As we get closer to Christmas, New Year’s and Kwanzaa and prepare for two weeks off for vacation, my plan was for this blog to reflect on some of the biggest stories of 2009. On my list was President Obama’s inauguration; Chris Brown and Rihanna; the death of Michael Jackson; the two black astronauts calling the TJMS from space and yes, Tiger Woods. Those are still important stories, but there’s a developing story that I want to share with you.
On the King Holiday Weekend 2010, I will co-host an MSNBC town hall special about race in America with Chris Matthews. This is also an important story because it will give me and you a rare opportunity to participate in a much needed discussion about whether racism is still a relevant topic now that President Obama has been elected. Of course, we know that it is. But now, we will get a chance to say why.
Having an audience of 8 million mostly African-American people is always a good thing, but it’s a crucial thing when mainstream America wants to know what’s on our minds. Together, we can give provide honest questions and answers about racism in this country.
In the days leading up to January 18th, I will be using this blog, BlackAmericaWeb.com, the Text Tom club, the morning show and all of its resources to garner your opinions about some of the specific topics that will be addressed on the program. Among the topics: Does Post-Racial America Exist? (Yep.) Is Affirmative Action Necessary? (duh!) and Generational Colorblindness. Isn’t it funny that usually the only people who claim they don’t see color always end up telling you they’re married to a black person?
Of course, the traditional, easy way to tackle these topics is to get the same old people to say the same old things. Not knocking any of the people who have sat on panel after panel after panel to talk about race in America in past years. But it’s almost impossible to get any new perspectives on issues unless we solicit information from varied sources, and from what I can see, at this point, that’s what this MSNBC town hall Meeting will attempt to do. Chris Matthews and I will not talk to a panel of your “usual suspects” about hopes and fears in Obama’s America.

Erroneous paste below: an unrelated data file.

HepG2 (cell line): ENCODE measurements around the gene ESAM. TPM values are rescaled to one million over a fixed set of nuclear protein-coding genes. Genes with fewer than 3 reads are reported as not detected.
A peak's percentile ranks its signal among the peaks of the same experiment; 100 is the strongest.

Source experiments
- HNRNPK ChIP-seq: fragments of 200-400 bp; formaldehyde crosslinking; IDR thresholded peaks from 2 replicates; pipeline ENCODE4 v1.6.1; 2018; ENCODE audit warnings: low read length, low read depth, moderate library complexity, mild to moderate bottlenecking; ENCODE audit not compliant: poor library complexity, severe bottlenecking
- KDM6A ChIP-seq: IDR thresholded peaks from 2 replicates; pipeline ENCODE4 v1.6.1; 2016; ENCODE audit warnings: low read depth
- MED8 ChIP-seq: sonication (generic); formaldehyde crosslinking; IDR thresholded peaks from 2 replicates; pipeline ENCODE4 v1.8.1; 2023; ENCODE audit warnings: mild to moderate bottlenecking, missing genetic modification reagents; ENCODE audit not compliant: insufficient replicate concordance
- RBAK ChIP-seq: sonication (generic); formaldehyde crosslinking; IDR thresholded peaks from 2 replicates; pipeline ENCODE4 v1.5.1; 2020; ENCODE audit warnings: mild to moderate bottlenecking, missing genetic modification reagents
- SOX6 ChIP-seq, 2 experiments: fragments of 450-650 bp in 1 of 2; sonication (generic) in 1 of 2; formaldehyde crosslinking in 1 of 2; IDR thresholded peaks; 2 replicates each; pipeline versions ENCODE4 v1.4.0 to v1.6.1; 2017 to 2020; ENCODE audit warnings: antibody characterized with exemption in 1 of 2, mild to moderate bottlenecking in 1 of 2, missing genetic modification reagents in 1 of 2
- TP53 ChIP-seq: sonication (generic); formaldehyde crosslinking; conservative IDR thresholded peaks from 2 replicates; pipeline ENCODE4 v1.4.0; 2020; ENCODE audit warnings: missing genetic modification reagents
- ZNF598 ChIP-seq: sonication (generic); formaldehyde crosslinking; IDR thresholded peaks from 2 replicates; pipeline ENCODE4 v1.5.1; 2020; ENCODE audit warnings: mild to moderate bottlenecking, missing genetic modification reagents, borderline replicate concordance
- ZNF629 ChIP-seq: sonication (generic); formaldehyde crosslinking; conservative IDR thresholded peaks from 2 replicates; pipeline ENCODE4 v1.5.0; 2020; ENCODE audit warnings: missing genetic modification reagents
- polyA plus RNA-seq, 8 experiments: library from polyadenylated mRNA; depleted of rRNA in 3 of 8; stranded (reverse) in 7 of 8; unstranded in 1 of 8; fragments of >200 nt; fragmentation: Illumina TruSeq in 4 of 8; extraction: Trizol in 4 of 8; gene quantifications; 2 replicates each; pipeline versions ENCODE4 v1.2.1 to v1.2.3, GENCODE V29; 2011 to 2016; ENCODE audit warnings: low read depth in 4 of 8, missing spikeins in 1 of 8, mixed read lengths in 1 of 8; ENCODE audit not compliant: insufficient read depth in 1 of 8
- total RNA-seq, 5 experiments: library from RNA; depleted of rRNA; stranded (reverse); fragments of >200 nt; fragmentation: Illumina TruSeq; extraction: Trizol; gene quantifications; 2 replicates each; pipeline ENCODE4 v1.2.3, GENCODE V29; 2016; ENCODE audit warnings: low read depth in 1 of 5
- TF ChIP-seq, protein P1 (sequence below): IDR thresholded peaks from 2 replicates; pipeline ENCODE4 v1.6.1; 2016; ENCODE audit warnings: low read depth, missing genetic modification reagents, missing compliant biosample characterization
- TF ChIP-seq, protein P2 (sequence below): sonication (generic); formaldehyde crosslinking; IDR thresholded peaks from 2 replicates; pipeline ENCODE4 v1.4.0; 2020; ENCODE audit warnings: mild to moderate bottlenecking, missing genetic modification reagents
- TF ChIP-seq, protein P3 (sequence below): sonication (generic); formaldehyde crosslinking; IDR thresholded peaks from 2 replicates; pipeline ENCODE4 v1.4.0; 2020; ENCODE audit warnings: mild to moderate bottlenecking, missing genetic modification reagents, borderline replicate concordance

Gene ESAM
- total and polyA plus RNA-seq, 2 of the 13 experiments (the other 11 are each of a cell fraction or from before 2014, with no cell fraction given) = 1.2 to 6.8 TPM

That’s what will happen on the King holiday on the campus of historically black Texas Southern University. But starting now, I want you to be thinking about YOUR hopes and fears in a country run by the first African-American president. I want to hear from as many people as possible with as many views as possible.
I am probably more hopeful and less fearful than most people. Having grown up in the segregated South in a progressive HBCU-college town filled with black people with something to prove, I learned early on that it’s not so much your circumstances, but it’s what you’re willing to do to change or improve them that matters. In Tuskegee, Alabama, we wasted very little time worrying about was wrong. We were busy doing what it took to move forward and beyond, with hard work, education and spirituality leading us.
Racism was a strong force in our country then, and it still is. Pretending it doesn’t exist does nothing but produce a false sense of security, complacency and apathy. There was a time black people were driven to do better and be better in spite of the obstacles that were in our way. When we began to perceive that those obstacles were no longer there, it seems like we began to lower the bar on the types of things we would accept about ourselves and each other. We began to develop an “every man for himself” attitude that was once rarely found in the communities many of us, our parents and grandparents grew up in. We stopped wanting to be accountable for each other. And the evidence can be seen in almost every aspect of our lives.
On Monday, I will have a chance to address some of our concerns to President Obama, get his perspective and share it with the panel in January. So, as we approach a New Year and a new decade, I’m hopeful and not fearful about anything because we are moving forward together to help the world understand that racism is real and needs to be addressed. If you don’t believe it and you’re black, you’re not moving forward; you’re standing still, wide open for the okie doke. And that’s never a good look.
What would you like to say to me, the president or the MSNBC audience about the idea of post-racism, Affirmative Action or colorblindness in this country? Respond to this blog or text me at 646464. A large participation in this effort takes us closer to having the most honest discussion of race ever. Help us make that happen.